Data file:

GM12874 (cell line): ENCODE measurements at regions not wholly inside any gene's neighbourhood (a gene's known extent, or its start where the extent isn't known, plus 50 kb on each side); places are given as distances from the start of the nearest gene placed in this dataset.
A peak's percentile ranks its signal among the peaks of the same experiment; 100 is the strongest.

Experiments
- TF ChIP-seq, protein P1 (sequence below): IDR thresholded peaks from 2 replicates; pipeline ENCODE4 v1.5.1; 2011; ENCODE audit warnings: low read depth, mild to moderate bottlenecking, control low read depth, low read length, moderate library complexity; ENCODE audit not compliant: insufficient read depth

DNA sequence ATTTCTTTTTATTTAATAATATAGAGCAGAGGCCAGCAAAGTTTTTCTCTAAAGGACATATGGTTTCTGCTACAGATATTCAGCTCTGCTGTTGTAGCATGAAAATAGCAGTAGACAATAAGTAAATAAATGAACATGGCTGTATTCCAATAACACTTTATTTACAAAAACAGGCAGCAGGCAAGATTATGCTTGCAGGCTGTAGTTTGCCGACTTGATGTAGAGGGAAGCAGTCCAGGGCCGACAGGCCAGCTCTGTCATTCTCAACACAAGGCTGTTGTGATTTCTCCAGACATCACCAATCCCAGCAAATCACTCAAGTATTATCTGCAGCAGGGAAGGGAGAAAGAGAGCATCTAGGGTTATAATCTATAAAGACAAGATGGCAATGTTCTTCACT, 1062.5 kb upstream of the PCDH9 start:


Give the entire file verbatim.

GM12874 (cell line): ENCODE measurements at regions not wholly inside any gene's neighbourhood (a gene's known extent, or its start where the extent isn't known, plus 50 kb on each side); places are given as distances from the start of the nearest gene placed in this dataset.
A peak's percentile ranks its signal among the peaks of the same experiment; 100 is the strongest.

Experiments
- TF ChIP-seq, protein P1 (sequence below): IDR thresholded peaks from 2 replicates; pipeline ENCODE4 v1.5.1; 2011; ENCODE audit warnings: low read depth, mild to moderate bottlenecking, control low read depth, low read length, moderate library complexity; ENCODE audit not compliant: insufficient read depth

DNA sequence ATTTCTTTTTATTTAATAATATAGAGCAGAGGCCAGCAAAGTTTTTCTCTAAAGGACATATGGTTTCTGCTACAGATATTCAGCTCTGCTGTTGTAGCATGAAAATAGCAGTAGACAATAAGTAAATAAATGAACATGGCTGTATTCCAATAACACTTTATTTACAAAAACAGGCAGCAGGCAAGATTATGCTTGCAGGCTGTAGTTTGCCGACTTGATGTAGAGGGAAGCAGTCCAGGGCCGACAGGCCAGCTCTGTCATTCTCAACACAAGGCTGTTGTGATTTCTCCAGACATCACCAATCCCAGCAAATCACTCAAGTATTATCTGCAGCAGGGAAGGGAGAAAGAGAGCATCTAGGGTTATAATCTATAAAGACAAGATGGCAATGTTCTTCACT, 1062.5 kb upstream of the PCDH9 start: